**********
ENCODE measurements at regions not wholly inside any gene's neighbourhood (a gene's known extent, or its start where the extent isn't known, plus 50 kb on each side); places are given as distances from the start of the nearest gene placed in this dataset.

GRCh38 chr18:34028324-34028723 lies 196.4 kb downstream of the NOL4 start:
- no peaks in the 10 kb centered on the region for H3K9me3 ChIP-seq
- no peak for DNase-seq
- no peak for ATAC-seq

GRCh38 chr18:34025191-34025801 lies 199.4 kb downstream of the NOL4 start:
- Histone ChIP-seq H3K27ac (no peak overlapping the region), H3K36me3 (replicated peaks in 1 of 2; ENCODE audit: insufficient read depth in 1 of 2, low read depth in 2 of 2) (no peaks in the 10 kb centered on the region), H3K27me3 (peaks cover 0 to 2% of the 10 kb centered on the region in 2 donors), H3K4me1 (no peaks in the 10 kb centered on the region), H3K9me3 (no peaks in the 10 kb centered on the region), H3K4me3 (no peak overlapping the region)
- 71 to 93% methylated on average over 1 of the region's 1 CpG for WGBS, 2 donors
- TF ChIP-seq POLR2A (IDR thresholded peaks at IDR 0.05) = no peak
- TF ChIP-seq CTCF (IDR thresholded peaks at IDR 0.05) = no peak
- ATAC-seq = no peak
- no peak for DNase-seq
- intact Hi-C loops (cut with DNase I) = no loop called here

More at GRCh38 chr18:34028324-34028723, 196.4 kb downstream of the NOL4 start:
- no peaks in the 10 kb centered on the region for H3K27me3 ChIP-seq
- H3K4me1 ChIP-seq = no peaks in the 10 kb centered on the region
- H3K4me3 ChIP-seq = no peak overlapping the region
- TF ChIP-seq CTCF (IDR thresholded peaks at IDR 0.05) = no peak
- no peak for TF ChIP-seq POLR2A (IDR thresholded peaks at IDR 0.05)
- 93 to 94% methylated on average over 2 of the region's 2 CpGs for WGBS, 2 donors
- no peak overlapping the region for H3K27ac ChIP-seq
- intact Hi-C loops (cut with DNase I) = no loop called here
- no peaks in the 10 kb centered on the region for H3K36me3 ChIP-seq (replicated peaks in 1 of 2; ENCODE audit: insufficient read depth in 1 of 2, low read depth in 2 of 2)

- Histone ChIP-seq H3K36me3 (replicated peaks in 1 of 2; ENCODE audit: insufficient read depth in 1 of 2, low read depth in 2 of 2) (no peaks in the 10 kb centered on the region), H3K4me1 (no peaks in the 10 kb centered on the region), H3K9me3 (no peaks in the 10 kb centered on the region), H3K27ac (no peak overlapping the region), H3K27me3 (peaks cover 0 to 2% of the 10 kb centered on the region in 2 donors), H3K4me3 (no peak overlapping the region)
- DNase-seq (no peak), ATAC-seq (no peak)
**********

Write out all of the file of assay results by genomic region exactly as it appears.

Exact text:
ENCODE measurements at regions not wholly inside any gene's neighbourhood (a gene's known extent, or its start where the extent isn't known, plus 50 kb on each side); places are given as distances from the start of the nearest gene placed in this dataset.

GRCh38 chr18:34028324-34028723 lies 196.4 kb downstream of the NOL4 start:
- no peaks in the 10 kb centered on the region for H3K9me3 ChIP-seq
- no peak for DNase-seq
- no peak for ATAC-seq

GRCh38 chr18:34025191-34025801 lies 199.4 kb downstream of the NOL4 start:
- Histone ChIP-seq H3K27ac (no peak overlapping the region), H3K36me3 (replicated peaks in 1 of 2; ENCODE audit: insufficient read depth in 1 of 2, low read depth in 2 of 2) (no peaks in the 10 kb centered on the region), H3K27me3 (peaks cover 0 to 2% of the 10 kb centered on the region in 2 donors), H3K4me1 (no peaks in the 10 kb centered on the region), H3K9me3 (no peaks in the 10 kb centered on the region), H3K4me3 (no peak overlapping the region)
- 71 to 93% methylated on average over 1 of the region's 1 CpG for WGBS, 2 donors
- TF ChIP-seq POLR2A (IDR thresholded peaks at IDR 0.05) = no peak
- TF ChIP-seq CTCF (IDR thresholded peaks at IDR 0.05) = no peak
- ATAC-seq = no peak
- no peak for DNase-seq
- intact Hi-C loops (cut with DNase I) = no loop called here

More at GRCh38 chr18:34028324-34028723, 196.4 kb downstream of the NOL4 start:
- no peaks in the 10 kb centered on the region for H3K27me3 ChIP-seq
- H3K4me1 ChIP-seq = no peaks in the 10 kb centered on the region
- H3K4me3 ChIP-seq = no peak overlapping the region
- TF ChIP-seq CTCF (IDR thresholded peaks at IDR 0.05) = no peak
- no peak for TF ChIP-seq POLR2A (IDR thresholded peaks at IDR 0.05)
- 93 to 94% methylated on average over 2 of the region's 2 CpGs for WGBS, 2 donors
- no peak overlapping the region for H3K27ac ChIP-seq
- intact Hi-C loops (cut with DNase I) = no loop called here
- no peaks in the 10 kb centered on the region for H3K36me3 ChIP-seq (replicated peaks in 1 of 2; ENCODE audit: insufficient read depth in 1 of 2, low read depth in 2 of 2)

- Histone ChIP-seq H3K36me3 (replicated peaks in 1 of 2; ENCODE audit: insufficient read depth in 1 of 2, low read depth in 2 of 2) (no peaks in the 10 kb centered on the region), H3K4me1 (no peaks in the 10 kb centered on the region), H3K9me3 (no peaks in the 10 kb centered on the region), H3K27ac (no peak overlapping the region), H3K27me3 (peaks cover 0 to 2% of the 10 kb centered on the region in 2 donors), H3K4me3 (no peak overlapping the region)
- DNase-seq (no peak), ATAC-seq (no peak)